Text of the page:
Thursday, April 9, 2015

First Pacifica Iris Flowers

April 2015                                                                                           By Kathleen Sayce

The first PCI flowers are always exciting, whether hybrids new to the garden, or seedlings that are flowering for the first time.

Let the record show that something (I suspect a chipmunk) ate the bud of one of my earliest flowering new seedlings, so that 'first' flower will have to wait a year. Also, Garry Knipe's winter flowering hybrid PCI 'Premonition of Spring' flowered from mid fall right throughout winter, and is sporadically flowering even now. In this post, other new PCI flowers are featured. 

The grand old hybrid PCI 'Mission Santa Cruz' opened its first flowers in early April, and the deep velvet rose color reminded me again why this hybrid is so good for breeding and enjoying.

PCI 'Mission Santa Cruz' is a lovely rose pink, with a velvety tone to the falls, which have dark veins and a small touch of gold. 

PCI 'Harry's Rootbeer' has PCI 'Mission Santa Cruz' genes, and opened about the same time. Slightly darker with wider petals, the plants are sturdy and on the tall side, perfect for a few feet back in the border. This plant is from Matilija Nursery in southern California.

PCI 'Harry's Rootbeer' was developed by a southern California grower, and the toughness for hot dry conditions has translated well to the Pacific Northwest coast. 

Two PCI seedlings from a pod parent PCI 'Violet Blush' are being evaluated. The first flower has slightly wider petals and interesting but not outstanding color. The pedicels are long, and the flowers tend to flop. It's probably coming out soon; in a wet climate floppiness is not a good character to encourage.

This seedling of pod parent PCI 'Violet Blush' has interesting purple, pink and yellow flowers, but the flowers flop over on long pedicels; the plants are sturdy, but the flower stalks are not. 
The other seedling from PCI 'Violet Blush' has more of a species-type flower, narrower falls, standards and style arms, but the color is nice, a mix of purple and lavender. The plant is sturdy and upright, and the flowers are held up well also. It's going to stay for a few more years.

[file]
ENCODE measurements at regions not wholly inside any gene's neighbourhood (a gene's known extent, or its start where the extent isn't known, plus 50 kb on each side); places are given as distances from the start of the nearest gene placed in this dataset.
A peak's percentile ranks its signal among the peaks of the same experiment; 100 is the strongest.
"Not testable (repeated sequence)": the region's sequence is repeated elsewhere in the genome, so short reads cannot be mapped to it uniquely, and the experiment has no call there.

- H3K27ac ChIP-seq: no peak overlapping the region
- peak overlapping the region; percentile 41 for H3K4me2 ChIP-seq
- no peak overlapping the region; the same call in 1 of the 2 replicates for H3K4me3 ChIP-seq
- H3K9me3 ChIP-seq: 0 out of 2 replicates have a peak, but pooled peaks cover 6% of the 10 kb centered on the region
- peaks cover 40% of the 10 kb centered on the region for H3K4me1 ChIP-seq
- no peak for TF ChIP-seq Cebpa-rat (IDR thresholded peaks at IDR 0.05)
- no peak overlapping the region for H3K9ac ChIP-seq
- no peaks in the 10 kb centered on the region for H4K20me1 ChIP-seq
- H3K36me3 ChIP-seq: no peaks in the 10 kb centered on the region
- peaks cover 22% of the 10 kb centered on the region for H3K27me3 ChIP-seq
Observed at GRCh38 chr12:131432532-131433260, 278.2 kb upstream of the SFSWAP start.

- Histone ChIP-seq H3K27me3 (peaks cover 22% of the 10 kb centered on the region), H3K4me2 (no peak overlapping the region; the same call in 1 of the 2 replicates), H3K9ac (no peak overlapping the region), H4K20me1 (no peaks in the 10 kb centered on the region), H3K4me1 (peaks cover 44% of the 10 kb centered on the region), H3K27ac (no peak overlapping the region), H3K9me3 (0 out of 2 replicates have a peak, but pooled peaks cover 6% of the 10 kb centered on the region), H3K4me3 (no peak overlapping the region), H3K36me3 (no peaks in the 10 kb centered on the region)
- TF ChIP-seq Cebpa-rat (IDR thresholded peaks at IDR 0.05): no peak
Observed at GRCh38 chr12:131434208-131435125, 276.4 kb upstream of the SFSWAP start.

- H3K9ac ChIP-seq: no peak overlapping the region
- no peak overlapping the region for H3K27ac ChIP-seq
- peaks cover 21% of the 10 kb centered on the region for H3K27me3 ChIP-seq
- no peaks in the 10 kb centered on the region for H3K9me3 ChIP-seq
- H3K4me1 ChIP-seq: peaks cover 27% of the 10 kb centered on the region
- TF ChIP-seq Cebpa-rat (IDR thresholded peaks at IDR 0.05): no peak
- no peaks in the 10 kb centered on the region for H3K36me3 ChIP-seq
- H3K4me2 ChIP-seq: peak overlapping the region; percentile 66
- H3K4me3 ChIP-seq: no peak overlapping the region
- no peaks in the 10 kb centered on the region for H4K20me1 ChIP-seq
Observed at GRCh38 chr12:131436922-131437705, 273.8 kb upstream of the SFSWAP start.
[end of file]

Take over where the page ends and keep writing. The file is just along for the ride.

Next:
Another seedling from the same pod parent as above, this one is species-like with smaller flowers. The plants are sturdy, the flowers are on strong stems and nicely upright. The plus for a windy wet climate is that the flowers wear well in the rain. 
Seedlings of PCI 'Santa Rosalita' are also flowering now. Rain damaged the first plant's flowers so much that it was hard to evaluate them this year. A second plant of the same seed lot was luckier to open its flowers in a drier period, and they are lovely, wide, open, held well, on a medium sized plant.

A seedling of PCI 'Santa Rosalita', flowering for the first time this spring. The plant has better vigor than other siblings, and the flowers are large, ruffly, peachy-pink, and nicely complex with dark veins and a lovely purple and orange signal. It probably won't hold up in the rain, but it sure is gorgeous.

The star of my early spring irises is a hybrid from Richard Richards, who gardens in southern California and has spent decades developing truly tough PCI for hot dry climates.  That toughness appears to translate well into the Pacific Northwest. This PCI opened its first flower in early April, and is definitely a keeper. Good job, Richard!  

Richard Richards sent me this lovely hybrid last fall. I overwintered it in the cold frame and planted it out a few weeks ago. I was very pleased to see a bud a few weeks ago, and it opened in early April. The plant is sturdy, the flower is quite lovely, and as it's raining right now, I will see tomorrow how well the flower does with precipitation. 

Which PCIs are blooming in your garden this month?

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